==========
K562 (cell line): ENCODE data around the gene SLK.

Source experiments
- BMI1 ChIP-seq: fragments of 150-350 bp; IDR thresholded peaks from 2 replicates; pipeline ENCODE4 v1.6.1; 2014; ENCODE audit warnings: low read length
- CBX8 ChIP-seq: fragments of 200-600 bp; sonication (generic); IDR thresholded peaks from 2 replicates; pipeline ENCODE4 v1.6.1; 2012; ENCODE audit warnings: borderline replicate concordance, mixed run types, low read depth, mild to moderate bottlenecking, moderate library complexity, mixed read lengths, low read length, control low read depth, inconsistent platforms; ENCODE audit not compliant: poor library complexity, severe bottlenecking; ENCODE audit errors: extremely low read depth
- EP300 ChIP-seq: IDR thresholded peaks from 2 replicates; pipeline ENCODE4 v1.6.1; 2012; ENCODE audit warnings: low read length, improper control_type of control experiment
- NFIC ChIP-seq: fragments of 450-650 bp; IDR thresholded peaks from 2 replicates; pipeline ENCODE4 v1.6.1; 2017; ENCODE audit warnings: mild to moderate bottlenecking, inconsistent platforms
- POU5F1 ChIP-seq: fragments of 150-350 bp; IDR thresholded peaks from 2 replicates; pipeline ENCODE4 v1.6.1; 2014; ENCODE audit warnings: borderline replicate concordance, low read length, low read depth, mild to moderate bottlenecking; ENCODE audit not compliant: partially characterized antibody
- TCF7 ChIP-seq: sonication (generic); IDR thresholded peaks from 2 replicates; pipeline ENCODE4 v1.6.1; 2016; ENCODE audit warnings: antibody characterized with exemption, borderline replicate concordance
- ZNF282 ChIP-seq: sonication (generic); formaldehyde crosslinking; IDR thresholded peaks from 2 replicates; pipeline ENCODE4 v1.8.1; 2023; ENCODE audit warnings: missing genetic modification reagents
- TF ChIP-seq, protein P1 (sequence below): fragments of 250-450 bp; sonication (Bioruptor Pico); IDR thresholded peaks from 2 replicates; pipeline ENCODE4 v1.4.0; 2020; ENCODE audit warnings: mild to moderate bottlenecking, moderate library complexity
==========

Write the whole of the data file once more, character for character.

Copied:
K562 (cell line): ENCODE data around the gene SLK.

Source experiments
- BMI1 ChIP-seq: fragments of 150-350 bp; IDR thresholded peaks from 2 replicates; pipeline ENCODE4 v1.6.1; 2014; ENCODE audit warnings: low read length
- CBX8 ChIP-seq: fragments of 200-600 bp; sonication (generic); IDR thresholded peaks from 2 replicates; pipeline ENCODE4 v1.6.1; 2012; ENCODE audit warnings: borderline replicate concordance, mixed run types, low read depth, mild to moderate bottlenecking, moderate library complexity, mixed read lengths, low read length, control low read depth, inconsistent platforms; ENCODE audit not compliant: poor library complexity, severe bottlenecking; ENCODE audit errors: extremely low read depth
- EP300 ChIP-seq: IDR thresholded peaks from 2 replicates; pipeline ENCODE4 v1.6.1; 2012; ENCODE audit warnings: low read length, improper control_type of control experiment
- NFIC ChIP-seq: fragments of 450-650 bp; IDR thresholded peaks from 2 replicates; pipeline ENCODE4 v1.6.1; 2017; ENCODE audit warnings: mild to moderate bottlenecking, inconsistent platforms
- POU5F1 ChIP-seq: fragments of 150-350 bp; IDR thresholded peaks from 2 replicates; pipeline ENCODE4 v1.6.1; 2014; ENCODE audit warnings: borderline replicate concordance, low read length, low read depth, mild to moderate bottlenecking; ENCODE audit not compliant: partially characterized antibody
- TCF7 ChIP-seq: sonication (generic); IDR thresholded peaks from 2 replicates; pipeline ENCODE4 v1.6.1; 2016; ENCODE audit warnings: antibody characterized with exemption, borderline replicate concordance
- ZNF282 ChIP-seq: sonication (generic); formaldehyde crosslinking; IDR thresholded peaks from 2 replicates; pipeline ENCODE4 v1.8.1; 2023; ENCODE audit warnings: missing genetic modification reagents
- TF ChIP-seq, protein P1 (sequence below): fragments of 250-450 bp; sonication (Bioruptor Pico); IDR thresholded peaks from 2 replicates; pipeline ENCODE4 v1.4.0; 2020; ENCODE audit warnings: mild to moderate bottlenecking, moderate library complexity